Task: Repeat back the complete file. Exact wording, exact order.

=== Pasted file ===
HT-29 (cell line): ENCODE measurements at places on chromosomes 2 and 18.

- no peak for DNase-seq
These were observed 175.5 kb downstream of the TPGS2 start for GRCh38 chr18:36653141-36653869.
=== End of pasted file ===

HT-29 (cell line): ENCODE measurements at places on chromosomes 2 and 18.

- no peak for DNase-seq
These were observed 175.5 kb downstream of the TPGS2 start for GRCh38 chr18:36653141-36653869.